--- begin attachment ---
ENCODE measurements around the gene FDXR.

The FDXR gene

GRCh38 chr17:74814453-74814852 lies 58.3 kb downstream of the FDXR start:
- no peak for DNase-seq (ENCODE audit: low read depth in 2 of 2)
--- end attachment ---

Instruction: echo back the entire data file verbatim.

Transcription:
ENCODE measurements around the gene FDXR.

The FDXR gene

GRCh38 chr17:74814453-74814852 lies 58.3 kb downstream of the FDXR start:
- no peak for DNase-seq (ENCODE audit: low read depth in 2 of 2)